Public Art At Lancaster Green

The text below is from an email sent by Councillor Blakeman on 1st November. It should be self-explanatory and needs no editorial comment from us. However, we can’t resist the temptation to say WE TOLD YOU SO. This absolutely confirms what we have said all along – that the Council care nothing for the children of Lancaster West, nor anybody else who lives here. They LIED when they said the reconfigured and much reduced Lancaster Green would be designed to meet the needs of local people, and not just as a forecourt for the KALC complex.

(NB The illustration, for those who don’t know, is from the film “The Rebel” in which Tony Hancock played a talentless, but deluded, middle-class twit who fancied himself as a great artist)

Dear Residents’ Forum Member

I have asked for ‘Public Art’ to be included on the agenda of our forthcoming Residents’ Forum meeting.

Discussions with Ms. Johnson led me to believe that the “public art” designated for the KALC development is to be a piece of public art for the local community and not specifically for the Academy or the Leisure Centre. I was therefore concerned to read the following in a Report to the Public Art Panel meeting held on 24 October, which seems to suggest that the Aldridge Foundation and the Council have taken ownership of this part of the project without any local consultation.

As I recollect it, we believed strongly that local children should have a major input into the choice of the public art for this site, but their involvement – and also ours – seems to have been completely by-passed.

It is unclear who decided that the public art would have to be appropriate “for both parties”, i.e. the Academy and the Leisure Centre – but not appropriate for the local community – nor how it was decided that “a freestanding sculpture is needed”, nor why this particular theme has been adopted for the sculpture, nor who selected the preferred artists without first consulting the local community to see whether the community agrees that their work is suitable for this site.

Many thanks.
Cllr. Judith Blakeman

Arts in the Public Realm
Royal Borough of Kensington and Chelsea
Report from Ann Elliott
October 2012

I have attended two meetings with the sponsors and architects of Kensington Academy on 17 July and 19 September. Representatives from RBKC with responsibility for the Academy and for the Leisure Centre were present for the first meeting, but unfortunately there was no one representing the Leisure Centre at the second meeting. On 17 July discussions were general and explorative with considerations for what kind of public art would be appropriate for both parties and where a work of art, or works of art could be located within the scheme.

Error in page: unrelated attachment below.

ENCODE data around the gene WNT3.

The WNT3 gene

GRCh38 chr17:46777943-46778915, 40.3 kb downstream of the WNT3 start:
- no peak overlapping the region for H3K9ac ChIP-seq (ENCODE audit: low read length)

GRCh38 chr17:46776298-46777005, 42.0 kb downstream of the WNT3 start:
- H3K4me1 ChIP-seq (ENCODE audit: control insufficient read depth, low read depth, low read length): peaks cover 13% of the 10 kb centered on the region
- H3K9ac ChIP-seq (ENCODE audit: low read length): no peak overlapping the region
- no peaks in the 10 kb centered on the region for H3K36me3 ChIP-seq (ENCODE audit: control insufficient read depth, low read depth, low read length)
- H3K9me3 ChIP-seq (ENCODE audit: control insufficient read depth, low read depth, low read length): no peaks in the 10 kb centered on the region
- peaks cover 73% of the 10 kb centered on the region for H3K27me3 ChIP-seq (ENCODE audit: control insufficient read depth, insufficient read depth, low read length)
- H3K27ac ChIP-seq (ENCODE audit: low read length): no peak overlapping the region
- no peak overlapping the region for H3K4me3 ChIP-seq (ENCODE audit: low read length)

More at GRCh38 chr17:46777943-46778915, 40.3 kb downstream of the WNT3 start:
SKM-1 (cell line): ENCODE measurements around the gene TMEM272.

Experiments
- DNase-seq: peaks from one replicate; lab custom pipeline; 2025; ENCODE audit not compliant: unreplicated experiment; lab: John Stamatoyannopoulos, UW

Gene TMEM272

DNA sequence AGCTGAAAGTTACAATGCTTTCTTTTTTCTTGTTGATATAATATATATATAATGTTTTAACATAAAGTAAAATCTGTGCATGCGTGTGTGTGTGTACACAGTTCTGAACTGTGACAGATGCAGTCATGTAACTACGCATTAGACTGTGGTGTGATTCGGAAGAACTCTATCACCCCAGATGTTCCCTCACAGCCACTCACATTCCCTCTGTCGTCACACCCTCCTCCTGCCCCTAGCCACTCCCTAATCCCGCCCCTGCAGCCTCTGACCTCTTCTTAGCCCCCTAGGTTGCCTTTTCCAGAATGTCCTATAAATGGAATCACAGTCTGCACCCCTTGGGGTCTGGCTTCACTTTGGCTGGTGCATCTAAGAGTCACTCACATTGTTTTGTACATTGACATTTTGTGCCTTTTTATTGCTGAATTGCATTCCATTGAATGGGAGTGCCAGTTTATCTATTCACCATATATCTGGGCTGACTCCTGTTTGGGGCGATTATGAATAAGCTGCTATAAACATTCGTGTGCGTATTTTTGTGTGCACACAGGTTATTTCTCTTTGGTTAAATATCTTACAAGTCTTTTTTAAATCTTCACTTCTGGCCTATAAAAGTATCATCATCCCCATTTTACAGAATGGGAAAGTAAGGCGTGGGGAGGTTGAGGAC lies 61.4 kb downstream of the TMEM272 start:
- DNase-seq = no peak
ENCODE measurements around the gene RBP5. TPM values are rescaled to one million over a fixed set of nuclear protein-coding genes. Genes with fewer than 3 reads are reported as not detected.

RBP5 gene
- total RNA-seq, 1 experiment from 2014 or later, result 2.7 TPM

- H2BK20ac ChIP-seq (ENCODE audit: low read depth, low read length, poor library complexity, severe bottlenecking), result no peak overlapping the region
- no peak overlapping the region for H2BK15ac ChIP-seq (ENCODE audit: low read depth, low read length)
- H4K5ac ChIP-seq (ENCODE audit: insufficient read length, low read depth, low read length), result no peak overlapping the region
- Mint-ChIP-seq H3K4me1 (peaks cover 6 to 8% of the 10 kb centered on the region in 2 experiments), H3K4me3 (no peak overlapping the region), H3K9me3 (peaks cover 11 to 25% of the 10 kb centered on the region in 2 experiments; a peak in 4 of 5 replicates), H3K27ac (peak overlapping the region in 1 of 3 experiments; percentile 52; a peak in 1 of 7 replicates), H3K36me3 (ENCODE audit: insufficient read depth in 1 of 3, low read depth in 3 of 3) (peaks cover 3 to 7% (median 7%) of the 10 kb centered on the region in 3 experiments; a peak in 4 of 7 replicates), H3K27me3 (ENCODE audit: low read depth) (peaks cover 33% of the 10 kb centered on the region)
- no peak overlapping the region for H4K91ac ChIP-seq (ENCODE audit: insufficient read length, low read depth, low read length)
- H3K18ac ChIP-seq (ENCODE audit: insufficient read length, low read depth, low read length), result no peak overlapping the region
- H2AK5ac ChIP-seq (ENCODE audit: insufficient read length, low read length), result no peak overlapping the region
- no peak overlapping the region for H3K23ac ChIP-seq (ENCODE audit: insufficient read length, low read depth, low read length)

The main themes of the Academy are Entrepreneurship and the Arts. The Aldridge Foundation has taken the image of Pegasus as its symbol for entrepreneurship. The Leisure Centre’s ‘brand’ is better – better quality of fitness, leisure, libraries, and performing arts facilities for all.
Any linking ‘theme’ for a work of art seemed to be elusive at this stage.

At the next meeting I gave two presentations, one on artists whose interest might be aroused by the Pegasus theme, and another on sculptors whose interest was in materials, surface treatments such as paving and words.

The Landscape Architects have since the meeting advised against any interventions into road or paving surfaces. Therefore, it would seem that a freestanding sculpture is needed. Of the artists whose work was represented the groups preferred Emma Biggs, Gary Breeze, Zadok Ben-David, Sally Matthews, Nick Hornby and Tom Hill. Please find attached printouts of the two presentations.

As this was just the first round I need to think further and deliver more ideas on suitable artists to the next meeting, which is to be held on 8 November 2012. I should be most grateful for any guidance or suggestions from members of the Public Art Panel, especially regarding the issue of whether one or more pieces should be placed on the site.

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